ECONOMIC, SOCIAL AND CULTURAL COUNCIL (ECOSOCC)
African Union Headquarters
PO Box 3243
Roosevelt Street (Old Airport Area)
Tel: +251 11 518 2152
Internet: http://pages.au.int/ECOSOCC Email:
Head of Secretariat: Jinmi Adisa, Nigeria
The Economic, Social and Cultural Council (ECOSOCC) was established in 2004 as an advisory organ to the AU composed of civil society organisations (CSOs). The principle of ECOSOCC is for civil society to organise itself to work in partnership with the AU.
ECOSOCC’s mandate includes:
- Contributing, through advice, to the effective translation of the AU’s objectives, principles and policies into concrete programmes, as well as evaluating those programmes
- Undertaking studies and making recommendations
- Contributing to the promotion and realisation of the AU’s vision and objectives
- Contributing to the promotion of human rights, the rule of law, good governance, democratic principles, gender equality and child rights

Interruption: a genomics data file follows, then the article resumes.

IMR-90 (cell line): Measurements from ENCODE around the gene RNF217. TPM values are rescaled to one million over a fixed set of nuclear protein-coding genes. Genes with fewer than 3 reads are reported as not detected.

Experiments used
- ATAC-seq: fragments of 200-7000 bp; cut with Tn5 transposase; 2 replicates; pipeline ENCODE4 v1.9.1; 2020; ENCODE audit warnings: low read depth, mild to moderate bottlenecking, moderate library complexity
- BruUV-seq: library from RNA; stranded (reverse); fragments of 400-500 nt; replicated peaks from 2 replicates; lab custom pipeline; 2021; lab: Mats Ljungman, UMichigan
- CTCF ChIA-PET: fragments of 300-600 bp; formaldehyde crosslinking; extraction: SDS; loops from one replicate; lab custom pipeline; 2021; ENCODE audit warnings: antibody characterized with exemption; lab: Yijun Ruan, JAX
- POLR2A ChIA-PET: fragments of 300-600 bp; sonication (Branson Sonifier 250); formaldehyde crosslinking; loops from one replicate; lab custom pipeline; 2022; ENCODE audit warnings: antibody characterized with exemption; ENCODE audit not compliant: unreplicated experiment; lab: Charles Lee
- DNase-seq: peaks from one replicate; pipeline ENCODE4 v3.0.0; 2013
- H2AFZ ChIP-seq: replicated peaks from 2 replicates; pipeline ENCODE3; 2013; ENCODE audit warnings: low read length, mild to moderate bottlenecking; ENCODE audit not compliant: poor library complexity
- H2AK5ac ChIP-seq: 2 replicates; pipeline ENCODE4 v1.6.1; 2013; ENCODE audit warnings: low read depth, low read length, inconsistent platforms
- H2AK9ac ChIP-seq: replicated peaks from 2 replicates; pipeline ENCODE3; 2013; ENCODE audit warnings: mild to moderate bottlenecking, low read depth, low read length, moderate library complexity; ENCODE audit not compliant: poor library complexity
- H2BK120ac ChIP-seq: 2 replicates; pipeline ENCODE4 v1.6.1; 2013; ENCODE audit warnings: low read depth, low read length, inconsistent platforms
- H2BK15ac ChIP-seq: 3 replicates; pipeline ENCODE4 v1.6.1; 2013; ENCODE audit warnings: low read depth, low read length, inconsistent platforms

- Promoting and supporting the efforts of institutions engaged in reviewing the future of Africa and forging pan-African values in order to enhance an African social model and way of life
- Fostering and consolidating partnership between the AU and CSOs
- Assuming functions referred to it by other AU organs.
ECOSOCC was established under the provisions of articles 5 and 22 of the AU Constitutive Act. Its Statutes, adopted by the AU Assembly in July 2004, define it as an advisory organ composed of different social and professional groups of AU Member States (Assembly/AU/ Dec.48(III)). The first ECOSOCC General Assembly was formally launched on 9 September 2008 in Dar es Salaam, UR of Tanzania.
Under article 4 of the ECOSOCC Statutes, the Council is composed of 150 CSOs:1 two CSOs from each Member State; 10 CSOs operating at regional level and eight at continental level;
20 CSOs from the African Diaspora, as defined by the Executive Council and covering the continents of the world; and six CSOs, in ex-officio capacity, nominated by the AU Commission and based on special considerations, in consultation with Member States. Article 4 also provides for Member State, regional, continental and Diaspora representatives to be elected
on the basis of 50 percent gender equality and 50 percent aged between 18 and 35. Members are elected for four-year terms and may be re-elected once.